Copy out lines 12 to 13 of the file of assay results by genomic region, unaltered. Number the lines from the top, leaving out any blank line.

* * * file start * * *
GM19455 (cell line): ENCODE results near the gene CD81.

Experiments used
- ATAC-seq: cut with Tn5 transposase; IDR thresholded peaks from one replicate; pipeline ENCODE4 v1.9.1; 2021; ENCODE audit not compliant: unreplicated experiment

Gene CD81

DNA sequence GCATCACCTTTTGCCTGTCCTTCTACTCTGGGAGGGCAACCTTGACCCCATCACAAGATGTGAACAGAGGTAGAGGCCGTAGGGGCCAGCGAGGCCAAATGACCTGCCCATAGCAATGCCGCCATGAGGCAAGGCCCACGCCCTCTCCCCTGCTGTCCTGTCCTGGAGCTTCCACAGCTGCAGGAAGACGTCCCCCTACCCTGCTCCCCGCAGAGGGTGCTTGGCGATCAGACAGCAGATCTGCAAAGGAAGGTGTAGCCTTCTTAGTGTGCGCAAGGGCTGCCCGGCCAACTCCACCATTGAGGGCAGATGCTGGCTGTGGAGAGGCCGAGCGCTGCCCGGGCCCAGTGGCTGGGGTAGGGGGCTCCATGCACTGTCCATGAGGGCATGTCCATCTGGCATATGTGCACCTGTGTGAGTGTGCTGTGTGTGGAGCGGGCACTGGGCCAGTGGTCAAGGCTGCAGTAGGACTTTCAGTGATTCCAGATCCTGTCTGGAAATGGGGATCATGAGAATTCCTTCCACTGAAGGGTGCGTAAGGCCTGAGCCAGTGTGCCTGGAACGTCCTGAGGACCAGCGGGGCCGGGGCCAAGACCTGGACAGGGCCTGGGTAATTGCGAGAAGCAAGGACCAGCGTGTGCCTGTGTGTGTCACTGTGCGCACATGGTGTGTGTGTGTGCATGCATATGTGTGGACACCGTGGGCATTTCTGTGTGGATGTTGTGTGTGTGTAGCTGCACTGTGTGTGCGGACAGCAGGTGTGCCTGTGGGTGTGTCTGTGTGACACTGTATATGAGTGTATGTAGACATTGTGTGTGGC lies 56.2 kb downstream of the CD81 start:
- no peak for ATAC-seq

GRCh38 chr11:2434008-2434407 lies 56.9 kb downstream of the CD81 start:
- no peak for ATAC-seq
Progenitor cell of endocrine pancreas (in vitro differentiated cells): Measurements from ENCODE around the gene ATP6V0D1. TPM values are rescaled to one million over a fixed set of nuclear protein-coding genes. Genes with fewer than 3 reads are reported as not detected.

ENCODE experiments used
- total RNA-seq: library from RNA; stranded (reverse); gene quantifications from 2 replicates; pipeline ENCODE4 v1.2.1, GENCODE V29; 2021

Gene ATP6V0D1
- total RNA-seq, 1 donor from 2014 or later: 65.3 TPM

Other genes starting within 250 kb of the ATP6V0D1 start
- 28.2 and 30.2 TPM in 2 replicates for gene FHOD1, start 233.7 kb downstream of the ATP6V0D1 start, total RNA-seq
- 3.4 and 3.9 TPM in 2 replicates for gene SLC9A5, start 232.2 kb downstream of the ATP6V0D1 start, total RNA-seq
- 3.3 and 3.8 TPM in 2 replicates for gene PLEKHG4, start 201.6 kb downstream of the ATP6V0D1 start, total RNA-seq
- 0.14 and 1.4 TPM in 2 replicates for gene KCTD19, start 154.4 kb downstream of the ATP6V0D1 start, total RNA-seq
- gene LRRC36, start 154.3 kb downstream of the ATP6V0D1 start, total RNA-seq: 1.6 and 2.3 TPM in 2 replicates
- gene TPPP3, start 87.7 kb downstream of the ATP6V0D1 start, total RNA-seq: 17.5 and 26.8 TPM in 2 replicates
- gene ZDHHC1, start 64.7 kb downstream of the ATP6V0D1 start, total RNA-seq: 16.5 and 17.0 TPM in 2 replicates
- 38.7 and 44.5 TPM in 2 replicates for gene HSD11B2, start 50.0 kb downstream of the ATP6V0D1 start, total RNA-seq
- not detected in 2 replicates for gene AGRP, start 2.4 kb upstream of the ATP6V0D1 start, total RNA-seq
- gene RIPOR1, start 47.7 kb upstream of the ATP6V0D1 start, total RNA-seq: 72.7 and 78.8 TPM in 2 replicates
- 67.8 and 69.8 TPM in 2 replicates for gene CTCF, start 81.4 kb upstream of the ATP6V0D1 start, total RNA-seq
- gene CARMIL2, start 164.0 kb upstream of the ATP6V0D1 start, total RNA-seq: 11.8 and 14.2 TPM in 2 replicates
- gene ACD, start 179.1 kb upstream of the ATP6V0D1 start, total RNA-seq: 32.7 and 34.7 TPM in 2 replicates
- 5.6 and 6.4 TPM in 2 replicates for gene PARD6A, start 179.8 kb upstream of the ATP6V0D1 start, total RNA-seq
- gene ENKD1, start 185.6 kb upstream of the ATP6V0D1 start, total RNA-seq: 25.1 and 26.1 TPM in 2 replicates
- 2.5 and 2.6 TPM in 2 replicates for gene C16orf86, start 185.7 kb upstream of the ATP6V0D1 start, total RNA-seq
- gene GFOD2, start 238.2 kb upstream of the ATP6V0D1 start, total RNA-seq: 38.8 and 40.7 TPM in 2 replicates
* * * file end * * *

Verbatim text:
Gene ATP6V0D1
- total RNA-seq, 1 donor from 2014 or later: 65.3 TPM